Role of salt on adhesion of an epoxy/aluminium (oxide) interface in aqueous environments
Christopher C. White, Kar T. Tan, Donald L. Hunston, Justin M. Gorham, Aaron M. Forster, Vogt D. Bryan
The durability of adhesive joints in hostile environments is a major area of concern in structural adhesive bonding. Therefore, understanding the mechanics and mechanisms of degradation of adhesive joints is a key factor for more extensive use in future engineering applications. In this contribution, we aim to develop a more complete understanding of failure mechanisms of an epoxy/aluminium oxide interface upon exposure to liquid water and aqueous sodium chloride (NaCl). A fracture mechanics approach based on a shaft-loaded blister test was employed to measure adhesive fracture energy of the joints. X-ray photoelectron spectroscopy (XPS), neutron reflectivity (NR), water sorption and contact angle measurements were used to elucidate mechanisms of adhesion loss.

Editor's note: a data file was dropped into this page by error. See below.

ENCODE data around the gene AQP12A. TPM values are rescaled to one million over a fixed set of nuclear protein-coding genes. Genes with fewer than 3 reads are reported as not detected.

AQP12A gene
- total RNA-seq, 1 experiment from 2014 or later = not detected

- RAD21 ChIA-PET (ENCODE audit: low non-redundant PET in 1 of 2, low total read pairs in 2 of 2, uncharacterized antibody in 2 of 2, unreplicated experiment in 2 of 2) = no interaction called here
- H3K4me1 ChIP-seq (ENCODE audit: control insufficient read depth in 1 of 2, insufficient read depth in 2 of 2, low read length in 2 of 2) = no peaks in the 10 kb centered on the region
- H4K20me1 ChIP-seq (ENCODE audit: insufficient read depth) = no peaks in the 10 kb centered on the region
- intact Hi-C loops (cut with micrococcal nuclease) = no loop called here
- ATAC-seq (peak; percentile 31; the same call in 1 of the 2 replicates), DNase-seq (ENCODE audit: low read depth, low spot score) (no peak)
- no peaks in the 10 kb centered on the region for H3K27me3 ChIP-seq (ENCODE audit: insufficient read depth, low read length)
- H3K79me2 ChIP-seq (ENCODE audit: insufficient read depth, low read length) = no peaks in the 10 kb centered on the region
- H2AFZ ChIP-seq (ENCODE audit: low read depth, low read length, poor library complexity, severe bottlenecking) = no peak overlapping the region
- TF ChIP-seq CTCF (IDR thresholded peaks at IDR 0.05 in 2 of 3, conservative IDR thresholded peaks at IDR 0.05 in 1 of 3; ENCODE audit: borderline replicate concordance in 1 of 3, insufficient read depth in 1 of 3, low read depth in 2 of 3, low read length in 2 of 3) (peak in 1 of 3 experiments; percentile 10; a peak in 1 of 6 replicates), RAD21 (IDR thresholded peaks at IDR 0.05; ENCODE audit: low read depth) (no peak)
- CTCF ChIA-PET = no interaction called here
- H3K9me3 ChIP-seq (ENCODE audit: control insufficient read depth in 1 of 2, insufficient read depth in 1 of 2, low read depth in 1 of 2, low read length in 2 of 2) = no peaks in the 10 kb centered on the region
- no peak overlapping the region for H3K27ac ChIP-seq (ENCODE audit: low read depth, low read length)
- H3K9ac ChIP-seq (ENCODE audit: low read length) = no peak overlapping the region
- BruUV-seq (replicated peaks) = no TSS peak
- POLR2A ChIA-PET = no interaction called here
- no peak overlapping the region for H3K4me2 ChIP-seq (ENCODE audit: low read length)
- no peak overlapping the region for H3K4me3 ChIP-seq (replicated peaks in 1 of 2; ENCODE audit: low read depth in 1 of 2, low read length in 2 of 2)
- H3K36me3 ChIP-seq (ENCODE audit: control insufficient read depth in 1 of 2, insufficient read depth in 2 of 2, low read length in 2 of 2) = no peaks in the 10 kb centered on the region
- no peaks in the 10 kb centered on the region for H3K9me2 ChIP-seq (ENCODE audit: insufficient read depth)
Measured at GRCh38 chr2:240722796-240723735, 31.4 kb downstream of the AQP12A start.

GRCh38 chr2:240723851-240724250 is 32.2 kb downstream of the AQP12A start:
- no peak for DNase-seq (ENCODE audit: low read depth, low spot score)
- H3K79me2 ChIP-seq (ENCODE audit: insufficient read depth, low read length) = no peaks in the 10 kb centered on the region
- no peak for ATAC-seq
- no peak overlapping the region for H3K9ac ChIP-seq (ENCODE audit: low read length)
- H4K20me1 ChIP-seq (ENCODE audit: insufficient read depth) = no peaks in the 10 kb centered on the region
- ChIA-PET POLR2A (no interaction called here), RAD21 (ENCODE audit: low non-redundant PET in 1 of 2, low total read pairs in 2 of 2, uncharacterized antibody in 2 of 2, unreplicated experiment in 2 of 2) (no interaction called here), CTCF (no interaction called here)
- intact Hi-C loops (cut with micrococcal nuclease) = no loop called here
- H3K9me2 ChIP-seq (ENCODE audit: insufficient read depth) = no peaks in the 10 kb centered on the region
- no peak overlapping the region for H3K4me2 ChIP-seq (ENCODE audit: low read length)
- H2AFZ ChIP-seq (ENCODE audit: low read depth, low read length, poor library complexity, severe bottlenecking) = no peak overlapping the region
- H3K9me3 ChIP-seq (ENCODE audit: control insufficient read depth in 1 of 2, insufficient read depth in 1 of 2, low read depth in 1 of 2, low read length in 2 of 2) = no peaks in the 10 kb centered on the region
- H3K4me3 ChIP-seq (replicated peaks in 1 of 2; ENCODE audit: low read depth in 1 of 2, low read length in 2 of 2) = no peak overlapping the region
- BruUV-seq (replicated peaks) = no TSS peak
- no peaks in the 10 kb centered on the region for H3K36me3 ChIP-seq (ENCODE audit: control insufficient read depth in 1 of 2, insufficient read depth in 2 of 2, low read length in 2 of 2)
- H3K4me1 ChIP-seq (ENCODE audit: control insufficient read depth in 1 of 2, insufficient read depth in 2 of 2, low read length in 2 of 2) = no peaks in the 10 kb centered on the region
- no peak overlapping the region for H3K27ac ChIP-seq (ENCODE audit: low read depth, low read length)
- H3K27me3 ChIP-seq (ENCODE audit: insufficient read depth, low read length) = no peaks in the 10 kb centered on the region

Proceedings of the 35th Annual Meeting of the Adhesion Society
, Tan, K.
, Hunston, D.
, Gorham, J.
, Forster, A.
and Bryan, V.
Role of salt on adhesion of an epoxy/aluminium (oxide) interface in aqueous environments, Proceedings of the 35th Annual Meeting of the Adhesion Society , San Diego, CA
(Accessed December 11, 2023)